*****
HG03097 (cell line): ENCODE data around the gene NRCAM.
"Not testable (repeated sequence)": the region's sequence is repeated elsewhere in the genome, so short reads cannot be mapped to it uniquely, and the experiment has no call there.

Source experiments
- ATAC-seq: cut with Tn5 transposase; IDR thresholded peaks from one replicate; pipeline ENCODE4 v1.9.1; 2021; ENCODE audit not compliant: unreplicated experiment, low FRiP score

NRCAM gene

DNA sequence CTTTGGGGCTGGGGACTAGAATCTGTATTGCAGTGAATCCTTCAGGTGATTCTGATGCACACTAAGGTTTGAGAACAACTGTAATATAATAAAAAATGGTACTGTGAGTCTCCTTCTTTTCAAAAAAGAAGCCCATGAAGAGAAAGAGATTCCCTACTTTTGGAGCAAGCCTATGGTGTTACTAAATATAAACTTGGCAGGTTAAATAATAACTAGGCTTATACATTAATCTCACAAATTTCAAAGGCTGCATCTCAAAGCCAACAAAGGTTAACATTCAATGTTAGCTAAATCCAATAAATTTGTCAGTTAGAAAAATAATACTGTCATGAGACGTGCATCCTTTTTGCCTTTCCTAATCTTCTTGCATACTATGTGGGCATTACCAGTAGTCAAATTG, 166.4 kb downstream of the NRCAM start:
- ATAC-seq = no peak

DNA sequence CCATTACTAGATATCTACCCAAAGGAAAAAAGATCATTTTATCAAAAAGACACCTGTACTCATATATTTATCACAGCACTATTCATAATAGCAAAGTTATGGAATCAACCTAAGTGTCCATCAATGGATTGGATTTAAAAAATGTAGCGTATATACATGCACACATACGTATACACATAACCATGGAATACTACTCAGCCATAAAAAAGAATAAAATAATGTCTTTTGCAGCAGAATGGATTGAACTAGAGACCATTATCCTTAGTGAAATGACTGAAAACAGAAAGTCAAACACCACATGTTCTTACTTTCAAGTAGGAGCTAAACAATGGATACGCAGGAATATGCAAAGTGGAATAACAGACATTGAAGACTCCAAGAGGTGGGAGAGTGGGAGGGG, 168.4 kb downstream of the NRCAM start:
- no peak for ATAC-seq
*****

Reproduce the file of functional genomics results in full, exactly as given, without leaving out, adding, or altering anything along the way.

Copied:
HG03097 (cell line): ENCODE data around the gene NRCAM.
"Not testable (repeated sequence)": the region's sequence is repeated elsewhere in the genome, so short reads cannot be mapped to it uniquely, and the experiment has no call there.

Source experiments
- ATAC-seq: cut with Tn5 transposase; IDR thresholded peaks from one replicate; pipeline ENCODE4 v1.9.1; 2021; ENCODE audit not compliant: unreplicated experiment, low FRiP score

NRCAM gene

DNA sequence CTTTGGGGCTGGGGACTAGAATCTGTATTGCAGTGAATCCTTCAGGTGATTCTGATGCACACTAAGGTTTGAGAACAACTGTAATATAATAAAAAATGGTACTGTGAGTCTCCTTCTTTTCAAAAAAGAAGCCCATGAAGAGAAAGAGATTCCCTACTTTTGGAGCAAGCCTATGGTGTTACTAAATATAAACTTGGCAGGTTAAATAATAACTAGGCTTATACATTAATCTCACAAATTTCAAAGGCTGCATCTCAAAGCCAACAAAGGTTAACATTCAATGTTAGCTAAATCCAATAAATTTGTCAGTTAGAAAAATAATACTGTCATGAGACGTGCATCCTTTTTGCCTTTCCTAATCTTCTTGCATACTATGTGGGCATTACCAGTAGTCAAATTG, 166.4 kb downstream of the NRCAM start:
- ATAC-seq = no peak

DNA sequence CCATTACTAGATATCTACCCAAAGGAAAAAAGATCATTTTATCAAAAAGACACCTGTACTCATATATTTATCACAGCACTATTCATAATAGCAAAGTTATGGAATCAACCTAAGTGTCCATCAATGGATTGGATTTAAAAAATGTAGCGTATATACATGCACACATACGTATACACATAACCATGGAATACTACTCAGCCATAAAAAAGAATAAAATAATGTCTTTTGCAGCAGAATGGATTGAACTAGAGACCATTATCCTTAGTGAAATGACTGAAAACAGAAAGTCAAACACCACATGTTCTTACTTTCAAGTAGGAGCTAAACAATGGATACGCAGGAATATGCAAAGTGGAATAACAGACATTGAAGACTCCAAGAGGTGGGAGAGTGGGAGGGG, 168.4 kb downstream of the NRCAM start:
- no peak for ATAC-seq